The Big Read
‘Alarming’ Climate Records In 2021 Prompt UN Call To Triple Renewable Energy Investment To $4 Trillion
Four key indicators of climate change reached “alarming” record highs in 2021, the United Nations said on Wednesday, as it warned worsening climate change is poised to exact heavy financial losses, impose huge burdens of death and disease and threaten food and water security. U.N. Secretary-General Guterres proposed a five-point plan to kickstart the transition to renewable energies, including tripling private and public investment in the sector to at least $4 trillion a year, lifting intellectual property protections for renewable energy technologies—such as batteries—and transferring the technology freely around the world. Read more here.
Discoveries And Innovations
Pollution was responsible for more than 9 million deaths around the world in 2019, according to a study published in Lancet Planetary Health on Tuesday. Air pollution was the biggest culprit, accounting for nearly 75% of those deaths.
North Carolina-based company Biomason is working on concrete bricks that are grown using microbes. The bricks so far have similar properties to traditional concrete bricks, but are produced using zero carbon emissions.
Researchers at the National Renewable Energy Laboratory created a solar cell with a record 39.5% efficiency. “The new cell is more efficient and has a simpler design that may be useful for a variety of new applications, such as highly area-constrained applications or low-radiation space applications,” NREL scientist Myles Steiner said in a statement.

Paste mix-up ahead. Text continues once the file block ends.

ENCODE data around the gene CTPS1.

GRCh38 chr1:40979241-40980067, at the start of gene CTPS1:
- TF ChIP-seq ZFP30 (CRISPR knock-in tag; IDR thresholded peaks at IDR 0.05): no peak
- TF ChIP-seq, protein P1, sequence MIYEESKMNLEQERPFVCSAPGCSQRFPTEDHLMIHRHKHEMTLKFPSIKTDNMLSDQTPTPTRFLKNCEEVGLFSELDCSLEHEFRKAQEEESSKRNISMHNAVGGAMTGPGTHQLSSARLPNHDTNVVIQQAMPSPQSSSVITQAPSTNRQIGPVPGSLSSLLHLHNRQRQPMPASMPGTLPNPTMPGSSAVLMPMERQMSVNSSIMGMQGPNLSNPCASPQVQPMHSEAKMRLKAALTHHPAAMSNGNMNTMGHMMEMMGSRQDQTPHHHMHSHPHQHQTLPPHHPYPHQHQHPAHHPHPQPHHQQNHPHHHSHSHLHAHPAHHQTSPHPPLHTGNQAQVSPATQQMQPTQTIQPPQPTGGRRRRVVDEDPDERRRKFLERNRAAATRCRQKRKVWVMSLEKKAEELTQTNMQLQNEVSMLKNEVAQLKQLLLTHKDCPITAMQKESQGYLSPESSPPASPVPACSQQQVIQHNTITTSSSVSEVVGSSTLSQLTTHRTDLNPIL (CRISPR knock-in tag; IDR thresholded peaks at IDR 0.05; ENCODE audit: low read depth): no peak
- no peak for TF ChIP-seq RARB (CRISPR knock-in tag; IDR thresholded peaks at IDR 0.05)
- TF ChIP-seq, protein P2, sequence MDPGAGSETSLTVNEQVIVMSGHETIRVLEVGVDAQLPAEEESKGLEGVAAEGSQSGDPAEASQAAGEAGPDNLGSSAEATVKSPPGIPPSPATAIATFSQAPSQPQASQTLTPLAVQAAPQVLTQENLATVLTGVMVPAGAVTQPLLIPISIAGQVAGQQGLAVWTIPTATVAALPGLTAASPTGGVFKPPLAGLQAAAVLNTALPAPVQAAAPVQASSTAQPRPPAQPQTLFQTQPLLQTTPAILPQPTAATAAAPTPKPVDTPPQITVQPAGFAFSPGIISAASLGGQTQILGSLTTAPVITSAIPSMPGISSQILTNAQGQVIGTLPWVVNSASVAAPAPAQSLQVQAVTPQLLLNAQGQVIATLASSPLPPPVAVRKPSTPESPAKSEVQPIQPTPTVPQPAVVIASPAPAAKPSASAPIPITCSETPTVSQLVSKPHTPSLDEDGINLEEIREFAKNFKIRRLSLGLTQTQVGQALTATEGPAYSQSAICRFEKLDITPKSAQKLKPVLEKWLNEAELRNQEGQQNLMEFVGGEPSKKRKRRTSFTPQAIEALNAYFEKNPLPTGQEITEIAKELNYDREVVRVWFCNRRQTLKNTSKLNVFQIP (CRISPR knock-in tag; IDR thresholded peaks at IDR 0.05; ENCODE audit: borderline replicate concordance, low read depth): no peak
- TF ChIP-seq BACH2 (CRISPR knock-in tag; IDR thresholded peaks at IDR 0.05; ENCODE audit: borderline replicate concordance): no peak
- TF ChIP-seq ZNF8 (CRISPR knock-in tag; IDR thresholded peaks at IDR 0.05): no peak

Researchers at the University of California Riverside have discovered a way to remove per-and polyfluoroalkyl substances, AKA “forever chemicals” from water supplies at treatment centers. It only takes a few hours to rid water supplies of over 90% of the chemicals, which have been linked to potential health impacts though the matter is still under study.
Sustainability Deals Of The Week
A consortium led by H2GO Power has secured $5.3 million from the U.K. Government to roll-out a smart hydrogen storage system in the Orkney Islands.
Berkeley, CA-based UrbanFootprint announced Wednesday that it has raised a $25 million series B round led by Citi. The funds will be used to expand the company’s ability to provide intelligence to its real estate, government, energy and finance customers about infrastructure vulnerabilities to climate risks.